The Person-Centered Hearing Network: Making PCC a reality

By Amanda Farah Cox

Person-centered care (PCC) has been on the agenda of health systems, educational institutions, clinicians, and patient organizations around the world for years. But despite the imperative for PCC, making it a reality remains a challenge. 

Two years ago, the Ida Institute began establishing formal partnerships with universities, patient and professional organizations, and clinical entities as part of our effort to strengthen person-centered practices in hearing care. The partnership initiative has grown rapidly with 22 organizations having joined Ida in the effort to further person-centered care. 

Building on the success of these partnerships, Ida will convene representatives of our partners for the Inaugural Meeting of the Person-Centered Hearing Network (PCHN). The meeting will bring together representatives of leading patient organizations, educational institutions, professional organizations, and care providers from around the world to exchange knowledge and ideas and discuss concrete collaboration opportunities. 

“The purpose of this initiative is to advance person-centered care globally and build a network of organizations that are committed to translating the principles of person-centered care into concrete action, says Lise Lotte Bundesen, Managing Director of the Ida Institute. “We want to kickstart a movement of people and organizations working together to ensure that person-centered care becomes an integral part of the hearing care ‘eco-system’ – from education to clinical practice.”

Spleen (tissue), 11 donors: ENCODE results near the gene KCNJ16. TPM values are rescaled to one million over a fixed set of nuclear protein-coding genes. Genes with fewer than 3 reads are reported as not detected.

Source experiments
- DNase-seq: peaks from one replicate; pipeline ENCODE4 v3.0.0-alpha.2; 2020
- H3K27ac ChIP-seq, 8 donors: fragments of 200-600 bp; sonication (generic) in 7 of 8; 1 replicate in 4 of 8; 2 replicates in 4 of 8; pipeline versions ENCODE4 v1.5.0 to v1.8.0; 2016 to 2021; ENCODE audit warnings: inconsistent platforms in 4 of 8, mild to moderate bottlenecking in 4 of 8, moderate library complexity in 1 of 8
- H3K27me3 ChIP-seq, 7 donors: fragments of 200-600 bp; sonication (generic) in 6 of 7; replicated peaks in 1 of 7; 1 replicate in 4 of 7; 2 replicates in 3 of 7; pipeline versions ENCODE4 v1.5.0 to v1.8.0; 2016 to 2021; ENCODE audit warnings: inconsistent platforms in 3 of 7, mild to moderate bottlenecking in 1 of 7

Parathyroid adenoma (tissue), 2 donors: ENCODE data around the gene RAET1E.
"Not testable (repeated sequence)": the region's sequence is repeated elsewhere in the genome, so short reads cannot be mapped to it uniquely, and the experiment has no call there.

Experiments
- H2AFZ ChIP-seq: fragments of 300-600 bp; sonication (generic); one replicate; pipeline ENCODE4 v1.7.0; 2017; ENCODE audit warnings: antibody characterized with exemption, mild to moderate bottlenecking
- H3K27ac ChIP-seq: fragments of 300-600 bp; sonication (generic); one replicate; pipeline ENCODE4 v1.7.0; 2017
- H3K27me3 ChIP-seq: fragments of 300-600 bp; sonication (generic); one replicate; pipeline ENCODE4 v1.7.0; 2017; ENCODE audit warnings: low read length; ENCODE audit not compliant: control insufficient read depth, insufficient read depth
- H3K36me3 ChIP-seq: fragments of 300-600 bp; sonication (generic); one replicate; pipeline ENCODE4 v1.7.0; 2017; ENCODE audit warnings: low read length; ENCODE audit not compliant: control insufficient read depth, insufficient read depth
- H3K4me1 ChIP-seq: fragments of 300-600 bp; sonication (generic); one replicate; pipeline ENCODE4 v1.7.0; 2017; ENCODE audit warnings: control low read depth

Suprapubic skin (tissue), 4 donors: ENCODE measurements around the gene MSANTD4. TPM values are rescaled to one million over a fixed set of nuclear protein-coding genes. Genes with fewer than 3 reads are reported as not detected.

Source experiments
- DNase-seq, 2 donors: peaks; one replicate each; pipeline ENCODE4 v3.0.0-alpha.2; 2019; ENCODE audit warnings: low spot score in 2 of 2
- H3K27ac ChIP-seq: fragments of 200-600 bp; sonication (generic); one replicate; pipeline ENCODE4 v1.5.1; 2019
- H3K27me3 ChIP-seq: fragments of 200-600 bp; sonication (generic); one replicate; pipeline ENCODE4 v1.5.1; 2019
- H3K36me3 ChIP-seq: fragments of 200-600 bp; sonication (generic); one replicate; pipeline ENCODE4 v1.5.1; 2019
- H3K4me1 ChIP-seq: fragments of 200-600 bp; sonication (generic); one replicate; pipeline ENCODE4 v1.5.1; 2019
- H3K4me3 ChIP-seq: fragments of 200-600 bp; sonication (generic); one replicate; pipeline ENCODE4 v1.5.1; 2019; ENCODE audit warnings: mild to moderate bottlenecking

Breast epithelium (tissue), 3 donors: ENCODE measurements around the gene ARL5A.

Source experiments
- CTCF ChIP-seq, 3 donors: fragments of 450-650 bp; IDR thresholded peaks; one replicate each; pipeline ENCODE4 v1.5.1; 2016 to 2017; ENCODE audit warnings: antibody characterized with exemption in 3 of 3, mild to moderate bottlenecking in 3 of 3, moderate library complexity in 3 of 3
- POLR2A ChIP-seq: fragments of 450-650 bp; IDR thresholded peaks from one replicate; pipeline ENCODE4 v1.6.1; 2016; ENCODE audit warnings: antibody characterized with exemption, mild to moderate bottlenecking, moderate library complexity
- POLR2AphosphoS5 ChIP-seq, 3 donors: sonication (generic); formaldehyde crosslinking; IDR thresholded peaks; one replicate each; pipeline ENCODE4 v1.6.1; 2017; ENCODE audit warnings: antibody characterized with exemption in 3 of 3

The PCHN will allow participants from various horizons to share knowledge and explore ideas that will spark new forms of collaborations across organizations, geographies and cultures. 

“Our partners bring a great diversity of experiences and perspectives to the table,” says Lise Lotte. “By working together, we can leverage insights from clinics, universities, and patient organizations to effect real change in the world of hearing healthcare. With the projects developed as an outcome of this network, we hope to be a catalyst towards a more person-centered future.” 

The inaugural meeting will take place from 27-28 August in Skodsborg, Denmark. Confirmed participants include:

Louise Pritchard, Action on Hearing Loss
Neil DiSarno, American Speech-Language-Hearing Association
Charlotte Rogers, British Academy of Audiology
Joy Rosenberg, British Society of Audiology
Jean Holden, Canadian Academy of Audiology
Dave Gordey, Canadian Academy of Audiology
Sarah Allen, The Ear Foundation
Christine Hunter, Hearing Matters Australia
Barbara Kelley, Hearing Loss Association of America
Nerina Scarinci, University of Queensland
Patricia McCarthy, Rush University
Susan Strauss, South African Association of Audiologists
Christine Rogers, University of Cape Town
Sille Meulengracht, University of Southern Denmark
Theresa H. Chisolm, University of South Florida
Karen Muñoz, Utah State University
Lu Beck, US Department of Veterans Affairs
Beatriz Mendes, Brazilian Academy of Audiology
Deborah Ferrari, The University of Sao Paolo
Talita le Roux, University of Pretoria
Jason Ridgway, Audiology Australia
Ryan Leighton, Leightons Opticians & Hearing Care and The Hearing Care Partnership
Clair Wilkes, Aston University
Charan Nelander, Danish Committee for Health Education